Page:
# NCAA Tournament Prediction Model 2013

(You might be interested to see the new and improved 2014 model. Click here to check it out.)

I wrote a computer program to rate the strength of every NCAA men’s college basketball team based on the Iterative Strength Rating algorithm. Last post I previewed it and and now I am presenting my picks for the 2013 NCAA Tournament.

Summary

Peter Wolfe at UCLA has graciously provided scores for every single college basketball game (over 21,000), found here. I used this information to produce a rating for each team. I then produced a bracket by simply choosing the team with the higher rating.

My complete bracket is below: click to enlarge. Check my progress or lack thereof once the tournament starts by clicking here.

My Final Four is:

• Midwest: Duke beats Louisville
• West: New Mexico beats Gonzaga
• South: Georgetown beats Kansas
• East: Indiana beats Miami FL

with Duke beating Georgetown in the championship game. Notable upsets include Boise State defeating Arizona and Wisconsin, Bucknell defeating Butler, and Minnesota beating UCLA. The bracket is interesting in the sense that it is reasonable but the higher seed is not always selected.

Methodology

Now, the gory details. I’ve based my rating on the Iterative Strength Rating by Boyd Nation. Here’s how ISR works. First, give each team an equal rating, say 1.0. Next, go through each game and give each time some points. The winning team gets the rating of the losing team plus a “winning bonus” of 0.25. The losing team gets the rating of the winning team minus a penalty of 0.25. Once all of the games have been scored, we can update ratings for each team by dividing the team’s total score by the number of games played. Now, we can rescore the games using the updated ratings again and again until the scores stabilize. The Net Prophet blog shows that this is a pretty good way to rate teams. (By the way: I highly recommend this blog. Scott Turner has done an amazing job evaluating a number of different approaches, all using freely available software. Kudos Scott!)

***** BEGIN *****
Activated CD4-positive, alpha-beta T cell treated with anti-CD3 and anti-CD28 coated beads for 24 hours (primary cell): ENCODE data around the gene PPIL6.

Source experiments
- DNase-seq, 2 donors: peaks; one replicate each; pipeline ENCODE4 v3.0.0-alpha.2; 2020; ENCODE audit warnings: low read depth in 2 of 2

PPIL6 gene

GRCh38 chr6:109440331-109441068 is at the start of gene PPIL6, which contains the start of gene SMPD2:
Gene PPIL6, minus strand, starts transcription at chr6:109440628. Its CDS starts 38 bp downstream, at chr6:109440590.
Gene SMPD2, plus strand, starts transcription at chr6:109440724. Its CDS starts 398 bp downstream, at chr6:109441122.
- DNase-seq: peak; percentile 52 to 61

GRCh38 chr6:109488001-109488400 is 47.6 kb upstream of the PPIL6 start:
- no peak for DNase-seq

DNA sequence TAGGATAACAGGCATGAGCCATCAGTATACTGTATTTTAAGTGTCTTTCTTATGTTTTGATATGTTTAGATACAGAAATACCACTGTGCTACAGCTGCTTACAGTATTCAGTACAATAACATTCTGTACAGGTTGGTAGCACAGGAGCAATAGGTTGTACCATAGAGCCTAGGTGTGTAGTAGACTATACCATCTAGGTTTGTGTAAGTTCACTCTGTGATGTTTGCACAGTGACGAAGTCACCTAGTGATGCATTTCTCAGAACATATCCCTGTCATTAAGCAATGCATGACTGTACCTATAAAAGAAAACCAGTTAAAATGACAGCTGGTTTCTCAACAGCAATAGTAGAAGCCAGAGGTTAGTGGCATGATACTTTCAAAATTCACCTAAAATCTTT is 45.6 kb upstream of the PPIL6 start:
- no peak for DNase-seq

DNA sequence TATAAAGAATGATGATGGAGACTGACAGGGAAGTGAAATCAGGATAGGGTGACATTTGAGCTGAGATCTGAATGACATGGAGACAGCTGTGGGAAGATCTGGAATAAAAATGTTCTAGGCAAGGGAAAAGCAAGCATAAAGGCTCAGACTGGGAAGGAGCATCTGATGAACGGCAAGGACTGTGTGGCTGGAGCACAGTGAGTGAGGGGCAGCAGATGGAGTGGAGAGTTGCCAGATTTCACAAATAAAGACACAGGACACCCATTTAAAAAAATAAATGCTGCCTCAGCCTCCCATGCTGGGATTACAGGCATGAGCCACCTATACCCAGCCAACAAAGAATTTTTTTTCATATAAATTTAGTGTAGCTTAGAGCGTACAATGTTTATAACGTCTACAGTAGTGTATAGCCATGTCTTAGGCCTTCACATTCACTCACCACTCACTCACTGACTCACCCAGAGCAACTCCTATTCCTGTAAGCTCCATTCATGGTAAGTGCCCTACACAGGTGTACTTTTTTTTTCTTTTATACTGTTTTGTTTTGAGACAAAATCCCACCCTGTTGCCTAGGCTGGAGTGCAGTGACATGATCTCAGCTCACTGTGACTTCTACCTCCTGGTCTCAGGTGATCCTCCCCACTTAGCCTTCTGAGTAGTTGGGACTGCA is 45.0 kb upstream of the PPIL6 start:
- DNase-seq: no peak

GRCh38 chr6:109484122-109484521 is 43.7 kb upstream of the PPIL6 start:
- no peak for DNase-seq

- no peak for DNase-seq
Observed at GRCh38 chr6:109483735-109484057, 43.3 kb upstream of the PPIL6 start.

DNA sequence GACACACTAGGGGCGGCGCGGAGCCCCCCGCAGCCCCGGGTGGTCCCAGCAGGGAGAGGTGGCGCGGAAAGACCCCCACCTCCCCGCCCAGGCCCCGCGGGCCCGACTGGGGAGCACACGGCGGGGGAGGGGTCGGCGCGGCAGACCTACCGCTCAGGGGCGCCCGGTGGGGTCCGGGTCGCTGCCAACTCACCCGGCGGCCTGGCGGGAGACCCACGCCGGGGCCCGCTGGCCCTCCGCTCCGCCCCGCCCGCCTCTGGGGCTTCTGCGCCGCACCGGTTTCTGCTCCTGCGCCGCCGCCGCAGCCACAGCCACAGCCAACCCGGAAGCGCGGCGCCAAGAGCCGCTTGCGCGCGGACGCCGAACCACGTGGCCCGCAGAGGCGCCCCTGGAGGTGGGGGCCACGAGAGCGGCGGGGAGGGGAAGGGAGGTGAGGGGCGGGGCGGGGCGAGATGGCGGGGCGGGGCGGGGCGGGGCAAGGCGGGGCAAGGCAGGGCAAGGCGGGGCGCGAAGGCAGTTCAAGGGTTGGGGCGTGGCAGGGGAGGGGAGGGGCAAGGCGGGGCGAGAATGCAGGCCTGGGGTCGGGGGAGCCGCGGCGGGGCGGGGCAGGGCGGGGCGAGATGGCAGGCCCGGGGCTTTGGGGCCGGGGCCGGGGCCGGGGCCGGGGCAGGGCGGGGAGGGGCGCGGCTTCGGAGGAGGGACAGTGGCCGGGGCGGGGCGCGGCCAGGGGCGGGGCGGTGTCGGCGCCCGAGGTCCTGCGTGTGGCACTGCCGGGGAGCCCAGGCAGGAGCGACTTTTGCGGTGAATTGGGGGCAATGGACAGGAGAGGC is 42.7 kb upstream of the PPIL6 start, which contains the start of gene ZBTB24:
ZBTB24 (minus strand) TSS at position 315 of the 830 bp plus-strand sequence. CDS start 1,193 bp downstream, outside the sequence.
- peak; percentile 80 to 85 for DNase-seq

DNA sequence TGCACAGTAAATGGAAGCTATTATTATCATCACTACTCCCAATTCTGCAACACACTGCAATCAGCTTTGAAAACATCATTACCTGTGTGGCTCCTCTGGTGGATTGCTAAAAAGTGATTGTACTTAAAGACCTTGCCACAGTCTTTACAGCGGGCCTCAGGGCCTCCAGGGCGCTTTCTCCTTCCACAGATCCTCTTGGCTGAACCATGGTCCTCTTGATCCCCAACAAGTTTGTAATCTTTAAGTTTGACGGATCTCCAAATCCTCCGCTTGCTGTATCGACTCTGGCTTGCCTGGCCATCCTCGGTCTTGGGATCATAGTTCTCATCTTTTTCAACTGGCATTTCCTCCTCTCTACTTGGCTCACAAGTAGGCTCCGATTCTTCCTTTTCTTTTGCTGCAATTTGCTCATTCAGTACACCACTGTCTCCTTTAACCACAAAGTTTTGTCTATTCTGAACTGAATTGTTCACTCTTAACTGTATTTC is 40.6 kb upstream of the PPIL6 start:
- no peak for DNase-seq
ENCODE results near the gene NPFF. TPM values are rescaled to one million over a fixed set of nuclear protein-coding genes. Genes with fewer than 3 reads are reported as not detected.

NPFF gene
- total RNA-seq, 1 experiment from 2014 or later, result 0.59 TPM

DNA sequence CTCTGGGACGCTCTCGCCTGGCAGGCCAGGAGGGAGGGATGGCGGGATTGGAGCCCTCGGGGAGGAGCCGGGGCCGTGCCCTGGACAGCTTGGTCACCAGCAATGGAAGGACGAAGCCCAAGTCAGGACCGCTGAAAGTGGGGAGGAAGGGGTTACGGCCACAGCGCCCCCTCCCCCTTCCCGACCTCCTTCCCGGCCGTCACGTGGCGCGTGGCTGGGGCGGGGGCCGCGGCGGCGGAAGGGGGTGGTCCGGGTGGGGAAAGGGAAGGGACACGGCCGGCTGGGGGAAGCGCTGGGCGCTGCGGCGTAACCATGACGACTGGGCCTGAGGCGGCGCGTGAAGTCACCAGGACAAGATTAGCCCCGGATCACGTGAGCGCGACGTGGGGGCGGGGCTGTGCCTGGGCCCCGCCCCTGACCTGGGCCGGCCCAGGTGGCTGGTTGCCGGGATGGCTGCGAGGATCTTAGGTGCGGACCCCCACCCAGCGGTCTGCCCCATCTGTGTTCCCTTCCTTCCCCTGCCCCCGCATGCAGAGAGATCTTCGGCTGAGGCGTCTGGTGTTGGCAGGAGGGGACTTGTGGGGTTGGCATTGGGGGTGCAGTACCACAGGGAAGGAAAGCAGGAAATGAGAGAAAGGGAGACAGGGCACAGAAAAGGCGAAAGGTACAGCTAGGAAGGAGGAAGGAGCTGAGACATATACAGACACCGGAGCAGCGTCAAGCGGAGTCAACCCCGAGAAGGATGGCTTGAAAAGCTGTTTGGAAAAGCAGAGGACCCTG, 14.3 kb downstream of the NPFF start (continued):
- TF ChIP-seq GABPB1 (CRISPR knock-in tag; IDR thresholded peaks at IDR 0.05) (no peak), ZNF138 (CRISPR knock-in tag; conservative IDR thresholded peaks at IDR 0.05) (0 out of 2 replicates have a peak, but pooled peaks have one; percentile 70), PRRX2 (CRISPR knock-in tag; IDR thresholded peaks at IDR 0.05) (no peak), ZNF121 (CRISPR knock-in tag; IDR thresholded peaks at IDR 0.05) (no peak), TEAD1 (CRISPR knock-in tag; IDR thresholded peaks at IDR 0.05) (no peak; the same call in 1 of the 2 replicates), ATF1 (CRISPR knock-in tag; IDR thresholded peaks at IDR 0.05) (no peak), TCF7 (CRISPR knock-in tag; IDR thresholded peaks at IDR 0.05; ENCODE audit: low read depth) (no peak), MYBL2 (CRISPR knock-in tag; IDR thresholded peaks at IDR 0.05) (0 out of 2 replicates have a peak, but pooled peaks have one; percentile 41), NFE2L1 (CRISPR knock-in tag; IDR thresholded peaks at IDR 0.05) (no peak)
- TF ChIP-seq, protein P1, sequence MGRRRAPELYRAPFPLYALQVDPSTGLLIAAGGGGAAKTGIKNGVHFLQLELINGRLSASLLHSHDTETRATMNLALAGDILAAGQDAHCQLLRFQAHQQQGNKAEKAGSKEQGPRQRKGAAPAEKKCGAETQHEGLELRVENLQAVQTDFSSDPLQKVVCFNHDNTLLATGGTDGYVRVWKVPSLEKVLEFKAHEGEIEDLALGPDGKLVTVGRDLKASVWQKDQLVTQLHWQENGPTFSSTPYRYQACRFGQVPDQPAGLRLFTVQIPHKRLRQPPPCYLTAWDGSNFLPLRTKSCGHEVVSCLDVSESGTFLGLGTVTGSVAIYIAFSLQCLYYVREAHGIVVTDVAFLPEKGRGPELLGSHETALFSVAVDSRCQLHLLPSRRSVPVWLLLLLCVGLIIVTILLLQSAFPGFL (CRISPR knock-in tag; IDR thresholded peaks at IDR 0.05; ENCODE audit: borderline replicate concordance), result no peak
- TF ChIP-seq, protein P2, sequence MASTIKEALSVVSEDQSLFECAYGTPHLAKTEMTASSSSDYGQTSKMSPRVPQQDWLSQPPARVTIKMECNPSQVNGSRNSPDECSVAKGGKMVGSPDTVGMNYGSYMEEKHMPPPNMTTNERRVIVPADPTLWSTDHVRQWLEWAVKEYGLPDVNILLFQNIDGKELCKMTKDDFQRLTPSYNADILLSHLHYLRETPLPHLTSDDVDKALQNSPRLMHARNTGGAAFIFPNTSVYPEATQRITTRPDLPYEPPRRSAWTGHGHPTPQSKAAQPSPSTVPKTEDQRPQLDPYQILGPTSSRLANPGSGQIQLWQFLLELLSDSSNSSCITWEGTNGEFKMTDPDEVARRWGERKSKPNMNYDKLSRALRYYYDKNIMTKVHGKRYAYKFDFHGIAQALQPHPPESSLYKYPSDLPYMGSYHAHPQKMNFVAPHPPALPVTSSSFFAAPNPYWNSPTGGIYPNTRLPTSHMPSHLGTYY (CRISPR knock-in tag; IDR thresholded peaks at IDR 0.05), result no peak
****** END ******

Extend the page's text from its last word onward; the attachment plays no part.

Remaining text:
This year, I created my own variant of ISR. There are two main modifications. First, I am accounting for margin of victory. How? In a 2006 paper by Paul Kvam and Joel Sokol, the authors derive an expression for the probability that Team A will defeat Team B, given that Team A beat Team B by x points on Team’ A’s home court:

`RH(x) = exp(0.292 x - 0.6228) / (1 + exp(0.292 x - 0.6228))`

This function levels off as the margin gets higher: the values for x=21 and x=20 are almost identical and close to 1. This function is also an indirect measure of strength of victory. Given the score of a game, and taking into account the home floor, we can evaluate this function and scale the “winning bonus” – so a large margin of victory will result in a winning bonus greater than 0.25 and a smaller margin of victory will result in a smaller winning bonus.

The second variation is to weight games differently. I divide the season into three segments:

• The first 10 games,
• The next 10 games,
• The rest of the season.

The segments have weights: [0.8, 1.0, 1.2]. Why? Because I felt like it: games later in the season are probably a better predictor. A better approach is to find optimized weights based on tournament predictive power. After each modified ISR iteration I renormalize team ratings so they are in the range [0, 1]. Effectively this means I compute three scores for each team instead of one, but I don’t think this screws up the predictive power of the model too much given the number of observations per team (around 30).

I ran the algorithm on the complete set of 2012-2013 college basketball games, found here courtesy of Peter Wolfe of UCLA. This list is exhaustive and includes NAIA schools, Canadian schools, exhibition games, the Washington Generals, cats and dogs living together, etc. I’m not sure the teams are fully connected, so I do a pass through all of the games once, excluding exhibitions to identify a cluster of top-tier teams (presumably all Division I and II). The algorithm is about 140 lines of Python including the code to read the data. No fancy stuff. I will post the code later.

I have been doing little NCAA models like this for a few years now, and this is the first one I am proud of. We’ll see how it does. The main difference, of course, is that I am looking at individual games rather than aggregate team statistics over a season. A colleague of mine sometimes quotes the Papa John’s slogan “Better Ingredients, Better Pizza” when referring to the use of more granular data in models. I hope this year’s pizza tastes as good as it smells. (No endorsement implied…)